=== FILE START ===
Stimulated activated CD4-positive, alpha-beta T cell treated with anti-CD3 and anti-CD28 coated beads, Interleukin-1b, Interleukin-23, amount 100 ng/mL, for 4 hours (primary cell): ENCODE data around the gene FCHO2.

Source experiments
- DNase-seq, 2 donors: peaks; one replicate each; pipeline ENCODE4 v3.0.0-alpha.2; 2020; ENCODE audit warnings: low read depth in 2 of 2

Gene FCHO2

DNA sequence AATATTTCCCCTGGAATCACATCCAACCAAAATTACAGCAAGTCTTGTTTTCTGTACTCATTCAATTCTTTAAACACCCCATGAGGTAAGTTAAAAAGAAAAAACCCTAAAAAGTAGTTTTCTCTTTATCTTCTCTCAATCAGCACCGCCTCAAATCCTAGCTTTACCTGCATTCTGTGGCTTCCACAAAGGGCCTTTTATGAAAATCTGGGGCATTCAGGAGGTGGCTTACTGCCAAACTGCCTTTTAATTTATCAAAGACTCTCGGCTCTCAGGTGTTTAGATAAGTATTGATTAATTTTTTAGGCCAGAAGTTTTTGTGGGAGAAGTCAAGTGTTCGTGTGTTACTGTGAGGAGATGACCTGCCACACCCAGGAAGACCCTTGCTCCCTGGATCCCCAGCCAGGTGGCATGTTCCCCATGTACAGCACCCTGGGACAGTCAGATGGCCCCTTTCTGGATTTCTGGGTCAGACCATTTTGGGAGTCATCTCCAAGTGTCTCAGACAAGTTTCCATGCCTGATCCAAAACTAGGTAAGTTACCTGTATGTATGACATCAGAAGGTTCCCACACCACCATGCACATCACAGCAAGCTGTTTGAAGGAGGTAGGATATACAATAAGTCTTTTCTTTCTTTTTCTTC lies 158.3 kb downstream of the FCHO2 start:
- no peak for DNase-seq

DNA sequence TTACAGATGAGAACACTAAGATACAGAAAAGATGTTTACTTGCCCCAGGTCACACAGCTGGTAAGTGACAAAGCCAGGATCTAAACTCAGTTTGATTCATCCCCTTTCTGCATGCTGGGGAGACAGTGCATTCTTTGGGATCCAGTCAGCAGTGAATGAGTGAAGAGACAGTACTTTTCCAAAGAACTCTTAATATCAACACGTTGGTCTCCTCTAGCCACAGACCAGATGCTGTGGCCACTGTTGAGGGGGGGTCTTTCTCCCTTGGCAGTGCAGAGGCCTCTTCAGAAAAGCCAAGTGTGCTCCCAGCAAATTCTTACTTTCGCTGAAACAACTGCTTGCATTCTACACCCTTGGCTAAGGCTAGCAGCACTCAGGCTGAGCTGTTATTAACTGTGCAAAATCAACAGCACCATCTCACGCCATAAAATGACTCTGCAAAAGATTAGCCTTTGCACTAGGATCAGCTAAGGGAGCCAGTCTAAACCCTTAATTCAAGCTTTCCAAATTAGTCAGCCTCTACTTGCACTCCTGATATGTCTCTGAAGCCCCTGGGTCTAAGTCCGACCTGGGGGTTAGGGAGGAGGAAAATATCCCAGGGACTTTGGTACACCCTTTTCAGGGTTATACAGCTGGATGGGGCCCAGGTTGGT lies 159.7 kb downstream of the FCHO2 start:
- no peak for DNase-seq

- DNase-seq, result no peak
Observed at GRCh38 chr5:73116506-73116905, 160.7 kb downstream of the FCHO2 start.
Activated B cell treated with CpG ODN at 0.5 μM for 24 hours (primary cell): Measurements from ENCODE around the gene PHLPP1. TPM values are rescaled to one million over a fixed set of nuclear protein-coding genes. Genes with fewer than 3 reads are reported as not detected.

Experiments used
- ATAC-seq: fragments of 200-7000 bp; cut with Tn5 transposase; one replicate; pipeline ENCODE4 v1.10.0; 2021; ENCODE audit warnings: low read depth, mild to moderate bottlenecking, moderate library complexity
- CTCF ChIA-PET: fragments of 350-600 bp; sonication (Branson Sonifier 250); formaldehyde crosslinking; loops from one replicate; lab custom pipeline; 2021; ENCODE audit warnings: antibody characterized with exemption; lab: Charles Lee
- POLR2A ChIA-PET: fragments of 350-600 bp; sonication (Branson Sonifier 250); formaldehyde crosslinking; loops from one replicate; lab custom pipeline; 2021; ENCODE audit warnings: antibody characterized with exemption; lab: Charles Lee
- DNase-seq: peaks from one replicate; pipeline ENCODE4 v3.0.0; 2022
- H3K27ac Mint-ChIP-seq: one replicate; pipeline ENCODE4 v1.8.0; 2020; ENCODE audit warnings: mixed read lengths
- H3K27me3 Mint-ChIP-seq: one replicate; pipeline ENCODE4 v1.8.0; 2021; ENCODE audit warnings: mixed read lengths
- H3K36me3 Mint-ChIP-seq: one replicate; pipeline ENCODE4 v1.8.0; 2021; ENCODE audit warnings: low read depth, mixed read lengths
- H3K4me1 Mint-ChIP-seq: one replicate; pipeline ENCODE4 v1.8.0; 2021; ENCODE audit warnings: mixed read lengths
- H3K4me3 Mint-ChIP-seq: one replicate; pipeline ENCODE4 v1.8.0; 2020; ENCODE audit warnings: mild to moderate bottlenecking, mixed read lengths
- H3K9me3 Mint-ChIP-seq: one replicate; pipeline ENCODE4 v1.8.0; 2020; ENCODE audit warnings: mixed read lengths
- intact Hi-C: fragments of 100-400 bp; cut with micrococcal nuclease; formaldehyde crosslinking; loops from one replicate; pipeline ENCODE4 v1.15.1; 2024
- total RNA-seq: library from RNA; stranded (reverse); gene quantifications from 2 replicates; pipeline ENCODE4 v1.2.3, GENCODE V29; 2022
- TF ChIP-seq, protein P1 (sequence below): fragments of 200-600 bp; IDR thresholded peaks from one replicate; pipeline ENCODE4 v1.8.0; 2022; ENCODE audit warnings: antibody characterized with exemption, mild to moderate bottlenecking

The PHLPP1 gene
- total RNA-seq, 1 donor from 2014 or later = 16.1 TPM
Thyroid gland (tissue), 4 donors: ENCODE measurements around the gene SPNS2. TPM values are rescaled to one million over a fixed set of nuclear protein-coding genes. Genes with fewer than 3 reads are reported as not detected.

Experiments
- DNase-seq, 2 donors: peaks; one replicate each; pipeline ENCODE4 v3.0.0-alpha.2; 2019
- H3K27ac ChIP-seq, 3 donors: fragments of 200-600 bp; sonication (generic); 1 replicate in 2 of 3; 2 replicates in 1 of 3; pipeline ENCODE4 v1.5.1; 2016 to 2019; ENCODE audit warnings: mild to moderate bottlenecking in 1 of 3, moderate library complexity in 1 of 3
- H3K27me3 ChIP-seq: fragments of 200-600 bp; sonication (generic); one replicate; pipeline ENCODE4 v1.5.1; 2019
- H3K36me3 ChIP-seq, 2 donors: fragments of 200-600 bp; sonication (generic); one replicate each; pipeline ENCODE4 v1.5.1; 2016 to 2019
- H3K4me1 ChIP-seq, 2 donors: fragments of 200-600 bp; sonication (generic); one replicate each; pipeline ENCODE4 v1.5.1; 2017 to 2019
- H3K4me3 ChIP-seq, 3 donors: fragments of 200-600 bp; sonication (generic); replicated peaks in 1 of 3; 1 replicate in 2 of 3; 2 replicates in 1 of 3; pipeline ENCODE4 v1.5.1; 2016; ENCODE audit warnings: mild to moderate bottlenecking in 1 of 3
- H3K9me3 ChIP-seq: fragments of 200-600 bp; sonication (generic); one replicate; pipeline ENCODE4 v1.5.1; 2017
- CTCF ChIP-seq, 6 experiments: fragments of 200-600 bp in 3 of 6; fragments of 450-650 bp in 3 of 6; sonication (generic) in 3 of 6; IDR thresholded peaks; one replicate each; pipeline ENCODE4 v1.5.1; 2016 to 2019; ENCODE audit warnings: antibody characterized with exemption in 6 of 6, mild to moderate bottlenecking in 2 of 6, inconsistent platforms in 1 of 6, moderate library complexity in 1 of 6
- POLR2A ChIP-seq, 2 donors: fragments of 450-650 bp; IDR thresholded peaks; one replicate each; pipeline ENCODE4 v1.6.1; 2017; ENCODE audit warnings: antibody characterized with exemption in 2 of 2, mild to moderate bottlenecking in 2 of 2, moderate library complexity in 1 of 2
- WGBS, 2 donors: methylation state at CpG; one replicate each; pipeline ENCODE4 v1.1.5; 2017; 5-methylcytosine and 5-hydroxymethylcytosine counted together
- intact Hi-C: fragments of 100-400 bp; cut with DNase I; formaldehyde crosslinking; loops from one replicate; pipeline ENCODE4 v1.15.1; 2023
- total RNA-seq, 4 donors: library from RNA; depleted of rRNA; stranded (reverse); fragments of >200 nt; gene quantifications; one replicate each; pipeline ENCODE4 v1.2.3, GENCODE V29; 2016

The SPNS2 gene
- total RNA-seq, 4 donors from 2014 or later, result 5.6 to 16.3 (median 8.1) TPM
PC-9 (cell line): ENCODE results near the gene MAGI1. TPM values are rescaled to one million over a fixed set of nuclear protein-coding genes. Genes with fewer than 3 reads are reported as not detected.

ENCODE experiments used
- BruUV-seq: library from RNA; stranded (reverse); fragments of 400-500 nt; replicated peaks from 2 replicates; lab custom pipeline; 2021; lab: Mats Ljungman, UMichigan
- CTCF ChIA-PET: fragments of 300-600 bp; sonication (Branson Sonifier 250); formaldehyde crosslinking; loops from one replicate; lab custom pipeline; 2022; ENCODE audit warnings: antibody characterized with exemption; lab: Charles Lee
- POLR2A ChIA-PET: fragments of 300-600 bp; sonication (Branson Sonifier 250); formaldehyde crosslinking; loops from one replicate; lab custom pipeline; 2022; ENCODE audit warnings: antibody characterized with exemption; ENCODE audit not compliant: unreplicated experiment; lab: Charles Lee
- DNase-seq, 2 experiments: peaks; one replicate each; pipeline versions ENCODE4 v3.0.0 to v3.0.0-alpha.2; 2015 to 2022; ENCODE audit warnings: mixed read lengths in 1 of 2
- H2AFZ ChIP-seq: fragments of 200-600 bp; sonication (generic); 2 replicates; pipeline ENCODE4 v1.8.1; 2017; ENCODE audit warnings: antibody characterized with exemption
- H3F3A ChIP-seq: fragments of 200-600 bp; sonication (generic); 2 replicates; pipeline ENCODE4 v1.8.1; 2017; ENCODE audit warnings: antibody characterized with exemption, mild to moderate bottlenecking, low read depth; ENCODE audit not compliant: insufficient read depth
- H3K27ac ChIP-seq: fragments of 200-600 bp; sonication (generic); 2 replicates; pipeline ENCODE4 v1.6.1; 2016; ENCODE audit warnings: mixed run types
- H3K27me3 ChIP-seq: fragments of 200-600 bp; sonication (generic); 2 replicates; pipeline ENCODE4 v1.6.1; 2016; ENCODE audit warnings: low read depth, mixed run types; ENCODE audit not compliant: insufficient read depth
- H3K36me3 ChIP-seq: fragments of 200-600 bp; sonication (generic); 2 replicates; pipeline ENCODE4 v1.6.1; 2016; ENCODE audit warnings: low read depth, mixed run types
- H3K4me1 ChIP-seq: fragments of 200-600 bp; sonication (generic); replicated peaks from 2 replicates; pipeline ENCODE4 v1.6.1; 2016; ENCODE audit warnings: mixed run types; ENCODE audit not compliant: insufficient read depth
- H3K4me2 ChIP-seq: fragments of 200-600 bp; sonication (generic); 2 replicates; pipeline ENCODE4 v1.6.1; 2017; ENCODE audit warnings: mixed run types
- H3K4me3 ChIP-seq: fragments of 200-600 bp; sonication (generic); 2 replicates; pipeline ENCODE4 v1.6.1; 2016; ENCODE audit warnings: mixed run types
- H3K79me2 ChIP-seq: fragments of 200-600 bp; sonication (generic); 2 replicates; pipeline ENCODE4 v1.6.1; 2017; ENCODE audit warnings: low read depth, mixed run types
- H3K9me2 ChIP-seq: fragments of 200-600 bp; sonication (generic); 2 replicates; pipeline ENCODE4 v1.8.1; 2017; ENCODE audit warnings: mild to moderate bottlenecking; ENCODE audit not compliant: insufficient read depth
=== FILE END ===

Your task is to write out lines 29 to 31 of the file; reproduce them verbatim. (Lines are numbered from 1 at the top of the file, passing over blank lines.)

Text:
Experiments
- DNase-seq, 2 donors: peaks; one replicate each; pipeline ENCODE4 v3.0.0-alpha.2; 2019
- H3K27ac ChIP-seq, 3 donors: fragments of 200-600 bp; sonication (generic); 1 replicate in 2 of 3; 2 replicates in 1 of 3; pipeline ENCODE4 v1.5.1; 2016 to 2019; ENCODE audit warnings: mild to moderate bottlenecking in 1 of 3, moderate library complexity in 1 of 3